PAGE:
I need to display the names of the files in a specified directory. How can I do this using only C standard function?

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    Can you post the code you have so far? – hmjd Mar 27 '12 at 8:57
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    The short answer is: "You can't." Standard C simply doesn't include that capability. You need to use something else (e.g., POSIX/SUS). – Jerry Coffin Mar 27 '12 at 9:22
up vote 1 down vote accepted

There is no portable way to list all the files in a specified directory using only the C Standard library.

Functions like readdir are part of POSIX but not part of the C Standard library.

You have to remember that not all operating systems have a concept of directory. An example is the MVS OS on IBM System/360 and System/370 where "." was used in file names to represents a directory hierarchy.

  • Thank you, could you then write the easiest way to implement this task. (For example, if using POSIX) – MouserCat Mar 27 '12 at 10:00
  • @MouserCat: man 3 readdir – aib Mar 27 '12 at 23:23

Short of calling fopen() on every filename permutation you can think of, there is no standard way to do this.

You can use the dirent API: http://en.wikipedia.org/wiki/Dirent.h http://pubs.opengroup.org/onlinepubs/007908799/xsh/dirent.h.html

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    Do note, however, that dirent is POSIX only. There seems to be an implementation available for Windows, but that still means it's not using purely "C standard" functions. – unwind Mar 27 '12 at 9:01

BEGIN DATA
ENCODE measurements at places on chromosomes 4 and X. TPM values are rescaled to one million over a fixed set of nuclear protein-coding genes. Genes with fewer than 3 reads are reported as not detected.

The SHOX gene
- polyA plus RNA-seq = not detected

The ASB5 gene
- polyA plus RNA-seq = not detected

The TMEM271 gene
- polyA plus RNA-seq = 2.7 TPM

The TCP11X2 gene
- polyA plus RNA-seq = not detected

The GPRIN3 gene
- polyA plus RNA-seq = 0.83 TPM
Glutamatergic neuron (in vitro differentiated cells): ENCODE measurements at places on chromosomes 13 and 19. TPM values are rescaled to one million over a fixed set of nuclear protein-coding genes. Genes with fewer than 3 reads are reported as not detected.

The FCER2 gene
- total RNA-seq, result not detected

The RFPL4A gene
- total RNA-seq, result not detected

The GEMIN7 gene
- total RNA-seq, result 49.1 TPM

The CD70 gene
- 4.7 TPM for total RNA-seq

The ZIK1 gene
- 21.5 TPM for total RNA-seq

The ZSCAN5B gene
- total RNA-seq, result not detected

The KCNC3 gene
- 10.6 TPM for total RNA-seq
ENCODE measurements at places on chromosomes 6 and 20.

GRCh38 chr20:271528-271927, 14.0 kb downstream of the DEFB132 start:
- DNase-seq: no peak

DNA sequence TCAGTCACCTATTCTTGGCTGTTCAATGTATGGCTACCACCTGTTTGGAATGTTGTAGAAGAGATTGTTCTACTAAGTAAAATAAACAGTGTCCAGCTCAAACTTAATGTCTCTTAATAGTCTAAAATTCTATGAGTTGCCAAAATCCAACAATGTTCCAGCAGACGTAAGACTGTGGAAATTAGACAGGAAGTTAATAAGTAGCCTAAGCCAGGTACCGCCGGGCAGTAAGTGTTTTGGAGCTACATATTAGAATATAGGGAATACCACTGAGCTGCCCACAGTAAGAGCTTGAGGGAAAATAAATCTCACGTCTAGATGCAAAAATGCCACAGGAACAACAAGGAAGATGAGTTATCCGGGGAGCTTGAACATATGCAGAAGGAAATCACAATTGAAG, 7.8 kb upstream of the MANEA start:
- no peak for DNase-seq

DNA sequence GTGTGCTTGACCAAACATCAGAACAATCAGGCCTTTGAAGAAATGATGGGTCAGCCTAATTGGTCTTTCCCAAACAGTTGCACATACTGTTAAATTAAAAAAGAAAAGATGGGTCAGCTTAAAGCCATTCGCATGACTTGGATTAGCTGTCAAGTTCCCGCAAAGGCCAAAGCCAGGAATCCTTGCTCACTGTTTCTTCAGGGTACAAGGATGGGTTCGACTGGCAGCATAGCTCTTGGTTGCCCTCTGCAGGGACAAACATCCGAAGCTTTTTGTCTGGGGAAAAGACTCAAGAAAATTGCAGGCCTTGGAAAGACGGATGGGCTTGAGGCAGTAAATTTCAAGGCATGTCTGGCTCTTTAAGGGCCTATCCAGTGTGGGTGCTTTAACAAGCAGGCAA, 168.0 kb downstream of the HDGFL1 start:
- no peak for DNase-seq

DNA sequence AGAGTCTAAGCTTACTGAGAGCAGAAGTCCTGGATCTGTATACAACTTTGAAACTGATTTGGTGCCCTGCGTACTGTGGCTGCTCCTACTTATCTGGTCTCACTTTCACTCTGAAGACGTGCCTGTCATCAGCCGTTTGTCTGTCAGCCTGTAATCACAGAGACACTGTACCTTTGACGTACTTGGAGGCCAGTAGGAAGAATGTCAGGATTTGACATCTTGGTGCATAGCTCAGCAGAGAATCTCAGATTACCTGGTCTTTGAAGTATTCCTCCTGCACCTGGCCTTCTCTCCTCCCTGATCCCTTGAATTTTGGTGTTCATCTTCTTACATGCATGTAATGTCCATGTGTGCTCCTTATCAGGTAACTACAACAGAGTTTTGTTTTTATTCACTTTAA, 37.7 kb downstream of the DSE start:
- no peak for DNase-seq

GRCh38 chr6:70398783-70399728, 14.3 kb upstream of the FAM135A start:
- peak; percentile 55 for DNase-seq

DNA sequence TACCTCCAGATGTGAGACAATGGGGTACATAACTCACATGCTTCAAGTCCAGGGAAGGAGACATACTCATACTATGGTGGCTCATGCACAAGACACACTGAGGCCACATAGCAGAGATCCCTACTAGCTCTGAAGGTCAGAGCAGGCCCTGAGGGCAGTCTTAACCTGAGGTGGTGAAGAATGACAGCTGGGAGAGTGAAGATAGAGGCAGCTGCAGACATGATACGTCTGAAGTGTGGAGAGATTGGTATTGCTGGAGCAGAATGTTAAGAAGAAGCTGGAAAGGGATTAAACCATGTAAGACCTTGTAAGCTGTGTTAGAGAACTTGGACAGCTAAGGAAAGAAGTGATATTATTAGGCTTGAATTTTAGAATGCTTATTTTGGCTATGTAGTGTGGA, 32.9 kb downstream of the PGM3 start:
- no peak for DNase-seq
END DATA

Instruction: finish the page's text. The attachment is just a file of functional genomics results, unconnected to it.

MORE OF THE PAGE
• It depends on what do you call "C standard". I would go for dirent.h, as 1. "Posix C library" is an existing standard, 2. do you know any simpler solution which is more standard? I'm certain you don't consider the proprietary Windows API stuff <<standard>>... – user529758 Mar 27 '12 at 9:03
  • @H2CO3 dirent is NOT a part of the C Standard library. For functions that are part of the C Standard library, see section 7. Library in the C Standard. – ouah Mar 27 '12 at 9:16
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    Don't teach me what the standard is (in addition, why on Earth are you downvoting this?). There's no better or more standard way to do this, and instead of telling the OP "You can't do this", I wanted to help, you see? – user529758 Mar 27 '12 at 9:59
  • @H2CO3: describing the Posix way to do it is helpful. Describing the Windows way would also be helpful. Calling Posix functions "C standard" is not helpful. Any fool can define a standard, and it might include some C functions. That doesn't make them part of the C standard or the C standard library. – Steve Jessop Mar 27 '12 at 11:16

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